Self management and long-distance travelling

Self management and long-distance travelling

Hello All.

I have done a considerable amount of long-distance travelling across several time zones in the last few years and have some very useful tips for successful management of Warfarin and INRs.

1) If changing time zones, buy a digital watch and keep it on UK time. Set the alarm to beep at the usual time you take warfarin, so you never miss a dose or under/overdose wherever you are in the world.

2) Make sure your insurance company has APS as a pre-existing medical condition and named on your policy.

3) If travelling to a non-English speaking country, Google 'Antiphospholipid Syndrome' in that language and print it, so you can hand the info to medical people if you need to and it's all explained in their language.

4) Make sure your contact/medical details are easily located in your bag/purse/passport/medical bracelet etc.

5) Get GP/hospital to write a cover note if you have to take pre-loaded syringes through customs.

6) Take a double amount of tablets with you.

7) Be aware that long distance travel and changes in diet and drinks do affect your INR.

8) Make sure you have enough test strips with you for your self-testing machine and it is protected in bubble wrap in transit. Keep it in your hand luggage.

9) If you need to seek and pay for medical support, make sure you get all the documents to give to your insurance companu when you get home.

I hope this is helpful! If I think of anything else, I'll write another blog!

Take care.

14 Replies

  • Very concise and useful advice, thanks. M

  • Excellent tips Yvonne. Thanks for sharing.

  • Very useful, how about the actual effect of air flight on you, do you ensure more than normal walking about?

  • Even though I have an INR therapeutic range of 4-5, which is quite high, I still do all the usual sensible things like getting up for walks, leg exercises in sitting and drinking water - just to be on the safe side.

  • Hi Yvonne,

    great to hear your viewsand news. I was under the impression that I shouldn't fly. If I can get on a plane it will be great. I do not have a self test kit. Is this a necessity for flying abroad?

    Great tips, thank you .Cheers.

  • Flying is fine, but check with your specialist as it's important to get advice that applies to you and your anticoagulation specifically. A self-test machine is not essential, but it was for me as I test every 3-5 days to make sure I keep my INR in range, so I didn't want to spend time or money out of my holidays finding a hospital to get a blood test done. It has given me so much more freedom I personally wouldn't be without it, but a Coaguchek XS from Roche costs about £300 and not everyone needs or can afford one.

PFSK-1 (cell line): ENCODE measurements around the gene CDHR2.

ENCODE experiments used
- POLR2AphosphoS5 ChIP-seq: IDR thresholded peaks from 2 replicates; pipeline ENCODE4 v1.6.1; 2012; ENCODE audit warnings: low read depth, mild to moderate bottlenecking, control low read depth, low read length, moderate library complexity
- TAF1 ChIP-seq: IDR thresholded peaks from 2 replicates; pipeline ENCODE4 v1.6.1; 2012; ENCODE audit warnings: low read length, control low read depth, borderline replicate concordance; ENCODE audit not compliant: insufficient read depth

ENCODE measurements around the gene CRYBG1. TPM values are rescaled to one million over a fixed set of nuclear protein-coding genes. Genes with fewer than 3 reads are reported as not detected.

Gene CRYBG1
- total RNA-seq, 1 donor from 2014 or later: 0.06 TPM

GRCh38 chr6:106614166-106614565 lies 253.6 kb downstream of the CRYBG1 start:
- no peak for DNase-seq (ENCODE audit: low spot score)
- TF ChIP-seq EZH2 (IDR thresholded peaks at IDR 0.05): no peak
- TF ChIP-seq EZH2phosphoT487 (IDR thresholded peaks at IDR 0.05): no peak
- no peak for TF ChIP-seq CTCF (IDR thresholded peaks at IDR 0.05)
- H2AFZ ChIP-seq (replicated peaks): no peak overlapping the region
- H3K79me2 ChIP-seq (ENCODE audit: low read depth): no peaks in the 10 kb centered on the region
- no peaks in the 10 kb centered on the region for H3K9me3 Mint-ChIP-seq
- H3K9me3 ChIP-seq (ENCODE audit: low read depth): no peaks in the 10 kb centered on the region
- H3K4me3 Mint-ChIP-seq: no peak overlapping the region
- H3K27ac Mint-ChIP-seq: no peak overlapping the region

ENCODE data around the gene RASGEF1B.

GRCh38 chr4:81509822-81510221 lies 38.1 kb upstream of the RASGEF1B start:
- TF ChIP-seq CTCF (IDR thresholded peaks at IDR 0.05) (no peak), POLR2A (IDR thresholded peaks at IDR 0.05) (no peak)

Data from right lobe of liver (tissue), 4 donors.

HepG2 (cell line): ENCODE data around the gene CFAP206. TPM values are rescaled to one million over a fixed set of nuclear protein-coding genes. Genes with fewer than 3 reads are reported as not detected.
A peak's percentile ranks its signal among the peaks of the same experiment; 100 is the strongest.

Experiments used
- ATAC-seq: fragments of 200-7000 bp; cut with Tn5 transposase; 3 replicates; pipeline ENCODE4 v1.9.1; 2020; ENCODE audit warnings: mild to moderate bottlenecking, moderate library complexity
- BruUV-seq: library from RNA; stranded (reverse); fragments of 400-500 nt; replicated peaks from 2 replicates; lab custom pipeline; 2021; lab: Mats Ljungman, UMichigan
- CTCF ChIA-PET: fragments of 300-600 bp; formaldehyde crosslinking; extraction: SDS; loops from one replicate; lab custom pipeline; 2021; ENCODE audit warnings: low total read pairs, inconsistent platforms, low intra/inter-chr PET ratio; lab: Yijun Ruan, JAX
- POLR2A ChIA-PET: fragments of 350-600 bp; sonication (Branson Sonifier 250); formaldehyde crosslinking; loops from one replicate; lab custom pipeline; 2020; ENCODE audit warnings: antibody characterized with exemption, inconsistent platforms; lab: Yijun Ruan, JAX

• Hi Yvonne thanks for the fantastic infomration i know it would be good for the group. Hi Andrew yes you can fly you just need to talk it over with your consultant/heamo. you do not need to have a self kit i do not have one i mainly use the advice from the doc

  • Hi Everyone. I saw the great man himself this week and asked the actual question about flying. His answer was that it was probably sensible to have a heparin Injection. I would add here that we were discussing my case and talking about long distance flying ie USA.

    So, to those who thought they could not, the answer is yes you can but discuss with your doc about what is appropriate with you.

    Secondly, the above advice is great. I would just add you dont have to get a digital watch most phones especially IPhone has the ability to set multiple alarms. I set my alarm now for when my meds/injection is due so I take at the same time each day.

    Hope thats helpful.



  • Many thanks, folks, that information is really helpful,,,,,,thank you all for your input. Maybe a holiday abroad next've made my weekend. Thanks.

  • Good advise and something I have done myself in the past.

    However I stoppped long distance travel not because of the flying but the cost of insurance iit is horrendous. If you don.t declare a pre exisiting mediacl condition you wont be covered and if you do the insurance companires load it so much it is not worthwhile.

    Even going from the UK to France for 2 weeks by ferry tghe insurance would have been over £250 when I looked to go to America it was nearly £900 more than the cost of the holiday.

  • Hi judes. I agree it is so unfair that the airlines load the premiums when I'm on so much warfarin and the one person on the plane who is NOT likely to have 'economy class syndrome'!

    I have my travel insurance through my high street bank. I pay a monthly amount that includes free breakdown, phone insurance, travel insurance etc plus £80 a year to cover me for worldwide travel with a named pre-existing condition. The Hughes Syndrome Foundation has good information on insurance companies who charge fairer premiums. Check their website

  • Hi Yvonne like you have insurance through my bank but doesnt cover the Hughes

    side of things,but does cover my i phone so some insurance joy.

    I tried the insurance through the HSF and quite frankly was no different to any other, like you feel that we are the most unlikely to suffer cattle class syndrome.

    It doesn't stop me travelling just stick to Europe there are plenty of places I havent been to and flying to Spain soon and then Belguim later in the year by Eurostar

  • This is all do interesting, I have been sticking to short haul flights as I thought it was better. Because of the hughes I have a lot of joint pain and problems with one of my legs so stiffness and swelling is my main problem.Also a word of warning if you are going on holiday be careful of your alcohol intake as it is easy to drink more than normal which can affect your INR level.

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